Before entering the boat-building shop, Hornbeck passed out of Tyvek suits and cannister masks to each of us. “You can take them home with you”, he said; “They might come in handy later for Halloween!” He wrote our names on our suits so we could identify each other, then, looking like we had stepped out of a Ghostbusters movie, we gathered around a workbench as he explained the process of how to build a Hornbeck Classic hull.
Our first step was to sign our names to a sheet of Kevlar fabric which would be built into the hull, to personalize our creation. Pete then filled a plastic bucket with almost a gallon of liquid polyester, added a few ounces of methyl ethyl ketone peroxide as a catalyst, and stirred. He then put the resin concoction aside as we gathered around a red plastic hull mold.
“We’re going to line the mold with the resin liquid,” he said, “then apply layers of Kevlar which we will press against the inside of the mold with brushes and paint rollers to get out all the bubbles and wrinkles. I will take care of the ends of the hull ‘cause they are a little tricky; you guys focus on the middle two-thirds. We’ll build more layers there while I add more polyester, so you will end up applying four layers eventually. We’ll put the autograph sheet under the last full-length layer, which will seal it into the hull itself. When we’re done, we’ll let the boat harden while we eat lunch. I can show you around the grounds after that, and in about an hour and a half we can come back and pull the hull out of the mold and I’ll apply the red stripe. The finishing work applying the wood along the gunnels and thwarts will be done by my crew later.”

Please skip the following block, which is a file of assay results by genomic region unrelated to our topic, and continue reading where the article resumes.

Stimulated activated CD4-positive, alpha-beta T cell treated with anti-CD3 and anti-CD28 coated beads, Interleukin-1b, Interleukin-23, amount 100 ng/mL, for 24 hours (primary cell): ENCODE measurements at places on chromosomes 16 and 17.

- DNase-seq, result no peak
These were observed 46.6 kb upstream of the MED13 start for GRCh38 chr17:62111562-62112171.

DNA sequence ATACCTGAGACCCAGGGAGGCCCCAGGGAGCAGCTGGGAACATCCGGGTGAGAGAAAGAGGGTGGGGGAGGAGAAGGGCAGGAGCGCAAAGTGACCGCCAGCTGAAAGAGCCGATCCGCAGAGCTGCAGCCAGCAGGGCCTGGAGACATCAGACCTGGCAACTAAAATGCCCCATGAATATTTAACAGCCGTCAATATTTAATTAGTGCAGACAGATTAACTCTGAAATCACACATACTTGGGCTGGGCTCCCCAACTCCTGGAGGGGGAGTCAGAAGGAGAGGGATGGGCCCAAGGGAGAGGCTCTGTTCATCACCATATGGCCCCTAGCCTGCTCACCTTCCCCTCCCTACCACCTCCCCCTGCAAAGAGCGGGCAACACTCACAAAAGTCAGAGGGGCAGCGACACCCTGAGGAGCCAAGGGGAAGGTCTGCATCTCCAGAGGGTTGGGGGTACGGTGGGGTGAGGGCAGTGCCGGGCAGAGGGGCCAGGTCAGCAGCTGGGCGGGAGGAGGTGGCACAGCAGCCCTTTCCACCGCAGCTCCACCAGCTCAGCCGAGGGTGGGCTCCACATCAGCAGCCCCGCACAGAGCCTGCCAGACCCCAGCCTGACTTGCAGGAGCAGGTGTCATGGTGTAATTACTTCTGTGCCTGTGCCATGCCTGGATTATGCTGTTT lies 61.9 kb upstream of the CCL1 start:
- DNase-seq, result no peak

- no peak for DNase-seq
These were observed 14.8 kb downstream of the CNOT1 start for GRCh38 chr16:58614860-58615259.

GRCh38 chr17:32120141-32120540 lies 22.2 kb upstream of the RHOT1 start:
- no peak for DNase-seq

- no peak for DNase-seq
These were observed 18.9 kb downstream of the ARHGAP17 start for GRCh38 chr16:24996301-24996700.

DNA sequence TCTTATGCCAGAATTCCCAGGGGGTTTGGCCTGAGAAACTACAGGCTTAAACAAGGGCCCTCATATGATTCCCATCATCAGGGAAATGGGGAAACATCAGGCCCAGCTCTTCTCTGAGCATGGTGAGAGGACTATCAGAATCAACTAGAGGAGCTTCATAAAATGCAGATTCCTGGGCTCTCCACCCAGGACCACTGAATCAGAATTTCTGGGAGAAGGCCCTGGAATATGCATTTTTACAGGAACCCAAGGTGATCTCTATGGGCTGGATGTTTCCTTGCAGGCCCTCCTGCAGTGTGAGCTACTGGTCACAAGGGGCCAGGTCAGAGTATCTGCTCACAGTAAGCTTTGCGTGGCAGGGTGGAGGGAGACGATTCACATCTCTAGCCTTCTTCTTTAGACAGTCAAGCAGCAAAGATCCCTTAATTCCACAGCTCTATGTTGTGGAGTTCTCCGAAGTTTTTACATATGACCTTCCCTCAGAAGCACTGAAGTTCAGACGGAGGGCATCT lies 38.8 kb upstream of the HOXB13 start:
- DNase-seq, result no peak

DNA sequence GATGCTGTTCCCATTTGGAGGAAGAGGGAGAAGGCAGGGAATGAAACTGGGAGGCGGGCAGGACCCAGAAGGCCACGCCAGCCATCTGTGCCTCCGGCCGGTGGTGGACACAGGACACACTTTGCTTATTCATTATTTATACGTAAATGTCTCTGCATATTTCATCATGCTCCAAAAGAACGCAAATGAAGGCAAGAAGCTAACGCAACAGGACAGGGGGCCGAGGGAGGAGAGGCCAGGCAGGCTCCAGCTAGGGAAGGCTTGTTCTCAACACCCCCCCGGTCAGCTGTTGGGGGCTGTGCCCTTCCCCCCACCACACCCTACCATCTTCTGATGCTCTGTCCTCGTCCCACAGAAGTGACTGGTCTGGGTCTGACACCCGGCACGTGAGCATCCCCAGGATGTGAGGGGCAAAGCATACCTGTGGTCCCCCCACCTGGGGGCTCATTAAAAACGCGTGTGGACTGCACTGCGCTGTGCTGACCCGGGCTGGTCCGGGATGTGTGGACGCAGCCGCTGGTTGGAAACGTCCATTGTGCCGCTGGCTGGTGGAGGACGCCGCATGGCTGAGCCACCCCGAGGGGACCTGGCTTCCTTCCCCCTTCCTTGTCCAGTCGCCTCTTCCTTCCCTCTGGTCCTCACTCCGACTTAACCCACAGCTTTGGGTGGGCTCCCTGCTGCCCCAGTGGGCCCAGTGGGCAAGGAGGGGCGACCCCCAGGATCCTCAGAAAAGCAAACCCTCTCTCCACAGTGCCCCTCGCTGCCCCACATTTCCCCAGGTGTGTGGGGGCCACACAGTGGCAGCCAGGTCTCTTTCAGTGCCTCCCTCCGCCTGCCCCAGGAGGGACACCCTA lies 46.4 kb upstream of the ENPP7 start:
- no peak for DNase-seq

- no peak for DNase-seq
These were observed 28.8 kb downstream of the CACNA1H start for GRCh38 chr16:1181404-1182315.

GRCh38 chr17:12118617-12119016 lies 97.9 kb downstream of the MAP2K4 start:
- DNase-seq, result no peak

Tom Curley asked, “How many of these can you make in a typical day?” “Usually at least four,” was the reply. “And how many orders have you had this year?” I asked. “Over six hundred so far”, he said. “The COVID virus has actually been good for business- we have already set a record this year, and we have about five weeks of orders we haven’t built yet! When you think about it, people can still enjoy paddling on a lake or stream since they are socially distancing while enjoying the great outdoors.” Having visited the Facebook page of the Hornbeck Boat Lovers group, I had seen for myself the robust paddling activity of his 1000+ followers from the Adirondacks to places as far away as Sweden and the cypress swamps of the lower Mississippi region.
We entered the boat-building shop, where there were four red plastic boat hull molds on sawhorses, and we gathered around the one closest to the door. Having given us his brief tutorial, Peter poured a quart or so of the liquid polyester mix into the mold, and passed out a few paint brushes and two paint rollers to the nearest men. After donning latex gloves, we proceeded to spread the pungent liquid down the length of the mold and up the sides. We noted with relief how well our cannister filters were eliminating the fumes as we breathed through our masks.
A few minutes later, Pete pulled up a four-foot-wide roll of Kevlar fabric mounted on a wheeled rack to the foot of the boat mold. After unrolling a sheet of it down the length of the mold, we feverishly brushed and rolled the layer into the resin until it was completely adherent to the walls with no bubbles or wrinkles. Pete then cut away the excess Kevlar around the edges and laid down a piece of pre-cut fabric along the middle two-thirds of the boat, added another quart of resin, and we once again took to our brushes and rollers. Since there were more of us present than could fit around the mold, we passed the tools around so everyone had a fair chance to get the hang of the process. He repeated the full-length layer alternating with the reinforcing middle layers, sandwiching in our autographed panel as we brushed and rolled, then trimmed the edges again until, after less than two hours, we had completed the job. By then, our Tyvek suits and gloves were sticky with splashed polyester, so after removing them, we were ready to break for lunch.